Mickey Harte took a thinly-veiled swipe at supporters of the Football Review Committee’s (FRC) black card proposal after it was backed by Congress in Derry on Saturday.
Speaking after Tyrone’s win over Kildare yesterday, Harte’s tongue was very much in his cheek when asked about the recommendation, which he had strenuously argued against, being made a rule from January 1 next year.
“I’m not very interested in this at this stage,” he said. “The people who wanted what they got, got what they wanted. I’m glad. It seemed it was going to be emotionally distressing for lots of people if it hadn’t gone through, so I’m quite glad that didn’t happen.”
Expressing a sentiment shared by a number of his peers, Cork manager Conor Counihan gave qualified support to the black card but warned it will heap more pressure on referees.
“I am just worried about the workload now on referees and the various decisions in terms of the technicality of what is black and what is yellow and how many cards.
“If you boil it down to grassroots level and it’s junior A or junior B and there are 17 or 18 guys [available].
“Maybe it’s okay for inter-county but I don’t know, just to rule it across the board. Look, I’ll leave it to the powers that be in terms of the administration of this but, look, it’s not going to be easy.
“I do admit that I do like to see cynicism taken out of the game.”
Kerry’s Eamonn Fitzmaurice and Galway’s Alan Mulholland were in the minority of managers in full support of the black card.
Fitzmaurice, who was consulted on it by the Kerry County Board, said: “I think if you’re going to take one of those fouls for the team where you pull a fella down you have to be prepared to take the consequences and walk the line. I did a couple of them myself in my time. I’m coming from the point of view that I think it’s better for the game. If a player wants to take a black card, fair enough but it’s a big punishment.
“I don’t think you’ll see fellas doing it early in games. Maybe late on they might be so tired they’d be happy to go off at that stage but, yeah, I’d be a big advocate of it. Anything that takes the cynicism out of the game is good.”
Mulholland insisted the FRC’s entire 22 proposals should have been accepted. “I would have trusted entirely what the committee came back with rather than taking bits and pieces out of it.
“The black card in itself, we won’t know how that will work until it is put into practice but I would have taken all of the committee’s recommendations on board wholesale.”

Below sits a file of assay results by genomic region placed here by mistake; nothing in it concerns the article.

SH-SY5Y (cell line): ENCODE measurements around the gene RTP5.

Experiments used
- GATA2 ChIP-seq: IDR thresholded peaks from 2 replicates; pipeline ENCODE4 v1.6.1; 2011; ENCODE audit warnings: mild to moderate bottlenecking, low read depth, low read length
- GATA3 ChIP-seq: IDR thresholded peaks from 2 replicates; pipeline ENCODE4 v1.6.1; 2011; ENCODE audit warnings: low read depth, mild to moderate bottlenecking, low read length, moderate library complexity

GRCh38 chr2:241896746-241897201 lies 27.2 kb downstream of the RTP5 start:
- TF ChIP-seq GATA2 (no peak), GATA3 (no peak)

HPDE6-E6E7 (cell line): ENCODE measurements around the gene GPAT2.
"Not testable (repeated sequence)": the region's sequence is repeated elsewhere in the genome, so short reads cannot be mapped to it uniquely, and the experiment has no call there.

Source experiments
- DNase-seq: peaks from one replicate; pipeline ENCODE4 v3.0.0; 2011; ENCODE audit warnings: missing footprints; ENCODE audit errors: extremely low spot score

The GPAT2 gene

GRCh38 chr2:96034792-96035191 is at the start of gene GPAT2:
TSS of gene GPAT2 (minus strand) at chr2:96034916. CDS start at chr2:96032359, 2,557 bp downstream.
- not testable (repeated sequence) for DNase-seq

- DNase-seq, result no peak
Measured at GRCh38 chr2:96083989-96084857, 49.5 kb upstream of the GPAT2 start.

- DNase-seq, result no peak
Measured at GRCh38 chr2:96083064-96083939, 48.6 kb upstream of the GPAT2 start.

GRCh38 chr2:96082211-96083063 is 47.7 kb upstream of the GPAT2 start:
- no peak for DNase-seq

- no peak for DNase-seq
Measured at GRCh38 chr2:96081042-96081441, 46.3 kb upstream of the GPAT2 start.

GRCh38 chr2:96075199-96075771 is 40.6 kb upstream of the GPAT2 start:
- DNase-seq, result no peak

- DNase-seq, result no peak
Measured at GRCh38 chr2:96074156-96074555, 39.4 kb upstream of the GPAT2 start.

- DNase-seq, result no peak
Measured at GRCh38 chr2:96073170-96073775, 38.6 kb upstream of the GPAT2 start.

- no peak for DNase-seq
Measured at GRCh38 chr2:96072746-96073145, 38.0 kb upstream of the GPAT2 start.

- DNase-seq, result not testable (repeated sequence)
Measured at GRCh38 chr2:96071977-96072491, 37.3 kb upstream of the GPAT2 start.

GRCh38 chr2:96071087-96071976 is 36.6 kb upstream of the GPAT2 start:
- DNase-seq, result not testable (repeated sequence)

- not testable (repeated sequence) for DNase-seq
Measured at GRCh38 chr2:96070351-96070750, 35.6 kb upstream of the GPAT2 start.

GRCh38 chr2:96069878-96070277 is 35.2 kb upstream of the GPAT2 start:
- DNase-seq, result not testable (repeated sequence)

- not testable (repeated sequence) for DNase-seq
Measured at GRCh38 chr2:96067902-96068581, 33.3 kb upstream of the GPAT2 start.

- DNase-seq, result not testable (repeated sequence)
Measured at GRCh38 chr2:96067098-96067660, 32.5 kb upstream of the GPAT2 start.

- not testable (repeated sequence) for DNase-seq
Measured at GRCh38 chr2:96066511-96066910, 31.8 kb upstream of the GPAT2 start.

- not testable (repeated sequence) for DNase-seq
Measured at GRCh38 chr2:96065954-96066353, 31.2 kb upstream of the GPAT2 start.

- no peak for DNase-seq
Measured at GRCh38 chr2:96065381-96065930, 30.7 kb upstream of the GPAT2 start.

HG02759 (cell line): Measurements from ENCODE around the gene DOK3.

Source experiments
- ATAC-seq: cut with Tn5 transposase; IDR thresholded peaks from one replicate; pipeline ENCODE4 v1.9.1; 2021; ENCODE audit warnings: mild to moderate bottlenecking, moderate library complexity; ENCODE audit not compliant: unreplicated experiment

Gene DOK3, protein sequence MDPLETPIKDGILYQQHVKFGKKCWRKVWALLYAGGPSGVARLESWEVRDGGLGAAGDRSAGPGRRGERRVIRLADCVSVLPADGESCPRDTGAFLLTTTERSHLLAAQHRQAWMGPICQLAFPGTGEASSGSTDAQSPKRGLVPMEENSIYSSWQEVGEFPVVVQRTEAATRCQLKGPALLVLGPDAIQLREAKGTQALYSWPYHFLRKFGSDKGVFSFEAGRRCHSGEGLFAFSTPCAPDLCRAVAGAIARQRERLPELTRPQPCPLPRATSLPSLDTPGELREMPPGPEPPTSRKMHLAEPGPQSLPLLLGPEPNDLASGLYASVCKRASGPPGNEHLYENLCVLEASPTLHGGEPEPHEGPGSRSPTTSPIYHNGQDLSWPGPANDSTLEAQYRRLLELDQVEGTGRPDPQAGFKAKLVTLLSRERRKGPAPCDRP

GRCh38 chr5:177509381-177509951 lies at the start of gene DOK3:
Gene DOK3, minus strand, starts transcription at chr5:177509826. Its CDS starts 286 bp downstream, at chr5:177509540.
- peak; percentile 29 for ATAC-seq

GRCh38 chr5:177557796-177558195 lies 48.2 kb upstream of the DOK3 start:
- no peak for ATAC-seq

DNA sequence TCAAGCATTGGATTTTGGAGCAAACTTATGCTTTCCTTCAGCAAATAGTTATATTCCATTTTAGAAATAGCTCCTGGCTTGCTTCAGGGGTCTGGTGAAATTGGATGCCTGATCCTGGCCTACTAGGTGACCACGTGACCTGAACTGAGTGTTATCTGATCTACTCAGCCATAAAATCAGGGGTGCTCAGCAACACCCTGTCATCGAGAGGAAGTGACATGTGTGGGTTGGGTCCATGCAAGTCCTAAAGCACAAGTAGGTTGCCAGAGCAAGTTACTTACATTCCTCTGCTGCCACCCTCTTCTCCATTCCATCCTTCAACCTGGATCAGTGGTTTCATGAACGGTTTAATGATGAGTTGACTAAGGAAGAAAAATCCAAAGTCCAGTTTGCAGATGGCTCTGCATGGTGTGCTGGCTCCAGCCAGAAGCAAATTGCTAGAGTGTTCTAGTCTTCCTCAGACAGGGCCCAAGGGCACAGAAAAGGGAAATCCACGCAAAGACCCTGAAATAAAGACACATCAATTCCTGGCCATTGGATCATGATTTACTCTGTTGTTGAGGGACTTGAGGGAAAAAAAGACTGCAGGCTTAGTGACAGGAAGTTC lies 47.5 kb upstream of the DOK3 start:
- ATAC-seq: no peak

Kildare’s Kieran McGeeney believes the issue exists with the grey area surrounding what constitutes a tackle.
“There are two sides to the argument. I still think we always want to cure the symptoms but we don’t want to cure the cause. People can argue there’s a definitive tackle but we don’t implement the rules so therefore it doesn’t exist.
“As long as we do that year after year, whether it’s fist-passing or cynical fouling, we’re always going to come back to something.
“Have a definitive tackle and if you don’t tackle you get a yellow card for it, and if you do it twice, you get sent off.”
McGeeney continued: “You can see the merits of what they’re trying to do. People are looking for more scores and you can’t be just dragging people down.
“But there’s defenders being dragged down coming out with the ball by skilful corner-forwards who couldn’t tackle a fish supper and are getting away with six or seven of them a game and nobody wants to issue them a black card!
“I think it will be good if it’s implemented the right way but I think we have to go back to the original thing. The tackle is a skill that’s used two or three times every minute in a game.”
Louth boss Aidan O’Rourke, who was hugely critical of the black card on Twitter on Saturday, remarked: “Refs not capable of managing games as it is. How are they going to deal with another layer [of rules].”
After a weekend in which Connacht Council secretary John Prenty said he was “disgusted” by his native Mayo’s cynicism in last year’s provincial final, county manager James Horan was lukewarm about the black card.
“It will be interesting to see how it pans out. The referees have a difficult job, there is a lot of inconsistency in refereeing, and I think this might add to the confusion.
“But if it improves the game... at this stage we have to go with it anyway so let’s see how it does.”
Like Counihan, Armagh boss Paul Grimley fears the black card now places further burden on officials and believes two referees should operate in games.
“Whether you are a fan of the new rules or not you have to ask how are they going to be implemented. In my view it is too big a role for one man. It is like giving a tradesman new tools but it doesn’t change the tradesman.
“Yes I would be in favour of two referees. If you look at soccer games and it is a far smaller pitch and a far slower game, they have six officials. I think there has to be a bigger incentive for referees, as well for the younger referees to come through“.
Grimley also claimed the FRC hadn’t “thought this through” and the more serious issue is the standard of refereeing.
Westmeath manager Pat Flanagan maintained there was nothing wrong with the game. “I honestly think we are crucifying ourselves as far as the game is concerned. I honestly didn’t see anything wrong with that game out there today. I think we are going to destroy it if we keep going at it. Why don’t we just leave it alone.”
Derry’s Brian McIver stated: “Anything that keeps the game flowing is a positive.”
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